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Breez: Lightning Network Client & Point-of-Sale

latest release: Varies with device last analysed  28th December 2019 Not reproducible from source provided  
10thousand

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Try out searching for "lost bitcoins", "stole my money" or "scammers" together with the wallet's name, even if you think the wallet is generally trustworthy. For all the bigger wallets you will find accusations. Make sure you understand why they were made and if you are comfortable with the provider's reaction.

If you find something we should include, you can create an issue or edit this analysis yourself and create a merge request for your changes.

The Analysis 

A description to our liking. Here it is in full:

Breez is a Lightning Network client which makes paying in bitcoin a seamless experience. With Breez, anyone can send or receive small payments in bitcoin. It’s simple, fast and safe.

Ok, seamless, lightning, … nice.

Breez is a non-custodial service that uses lnd and Neutrino under the hood.

We want to hear that! Be your own bank!

For more technical information, please go to: https://github.com/breez/breezmobile.

So they are non-custodial and provide source code. More work for us :)

Warning: the app is still in beta and there is a chance your money will be lost. Use this app only if you are willing to take this risk.

That’s certainly inspiring more confidence than other apps with 2 months of track record claiming to be the best in the world. :)

Well, in terms of Build Instructions the app is lacking.

$ git clone git@github.com:breez/breezmobile.git
$ cd breezmobile/
$ git tag
0.5-openbeta
0.5.8-openbeta
0.5.9-openbeta
0.7-openbeta
0.8.improvements

As on the playstore it says “Current Version: Varies with device”, we go with what google gives us when we install it on a phone: 0.8-beta. The best match above would thus be the tag 0.8.improvements:

$ git checkout 0.8.improvements 
$ cat android/app/build.gradle | grep version
        versionCode 1
        versionName "0.8-beta"
            versionNameSuffix "-pos"

looks good so far. For now. We will not guess like this in the future.

Build breez.aar and bindings.framework as decribed in breez/breez

$ git submodule status 
$

… so … the build instructions give no clue which version of breez/breez to build and there is no submodule?

$ git clone git@github.com:breez/breez.git
$ cd breez
$ git tag
0.5-openbeta
0.5.8-openbeta

Had there been a 0.8… in the breez project, we would have had a clue where to go next but absent that, there is no hope of reproducing the app. For now our verdict is: not verifiable.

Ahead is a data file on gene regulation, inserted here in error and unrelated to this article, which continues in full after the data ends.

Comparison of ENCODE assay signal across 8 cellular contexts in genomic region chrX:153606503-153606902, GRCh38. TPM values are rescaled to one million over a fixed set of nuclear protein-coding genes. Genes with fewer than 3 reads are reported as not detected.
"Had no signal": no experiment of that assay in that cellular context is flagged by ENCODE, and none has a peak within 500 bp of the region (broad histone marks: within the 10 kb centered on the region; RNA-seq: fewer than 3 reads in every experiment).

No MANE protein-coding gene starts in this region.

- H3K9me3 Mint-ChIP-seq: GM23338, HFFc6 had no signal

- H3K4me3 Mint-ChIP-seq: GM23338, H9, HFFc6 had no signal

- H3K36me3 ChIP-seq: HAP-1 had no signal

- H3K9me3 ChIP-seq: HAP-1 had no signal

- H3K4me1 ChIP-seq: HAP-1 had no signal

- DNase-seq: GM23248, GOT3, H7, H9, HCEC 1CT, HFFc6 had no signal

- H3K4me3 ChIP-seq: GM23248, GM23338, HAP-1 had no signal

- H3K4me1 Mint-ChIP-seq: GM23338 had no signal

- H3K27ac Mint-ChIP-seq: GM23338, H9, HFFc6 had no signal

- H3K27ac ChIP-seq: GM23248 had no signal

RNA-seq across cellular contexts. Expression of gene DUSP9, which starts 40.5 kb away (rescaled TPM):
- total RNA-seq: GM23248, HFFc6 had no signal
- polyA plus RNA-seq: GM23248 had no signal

(lw)

Verdict Explained

We could not verify that the provided code matches the binary!

As part of our Methodology, we ask:

Is the published binary matching the published source code? If not, we tag it Unreproducible!  

Published code doesn’t help much if it is not what the published app was built from. That is why we try to reproduce the binary. We

  1. obtain the binary from the provider
  2. compile the published source code using the published build instructions into a binary
  3. compare the two binaries
  4. we might spend some time working around issues that are easy to work around

If this fails, we might search if other revisions match or if we can deduct the source of the mismatch but generally consider it on the provider to provide the correct source code and build instructions to reproduce the build, so we usually open a ticket in their code repository.

In any case, the result is a discrepancy between the app we can create and the app we can find on the app store and any discrepancy might leak your backup to the server on purpose or by accident.

As we cannot verify that the source provided is the source the app was compiled from, this category is only slightly better than closed source but for now we have hope projects come around and fix verifiability issues.

The app cannot be independently verified. If the provider puts your funds at risk on purpose or by accident, you will probably not know about the issue before people start losing money. If the provider is more criminally inclined he might have collected all the backups of all the wallets, ready to be emptied at the press of a button. The app might have a formidable track record but out of distress or change in management turns out to be evil from some point on, with nobody outside ever knowing before it is too late.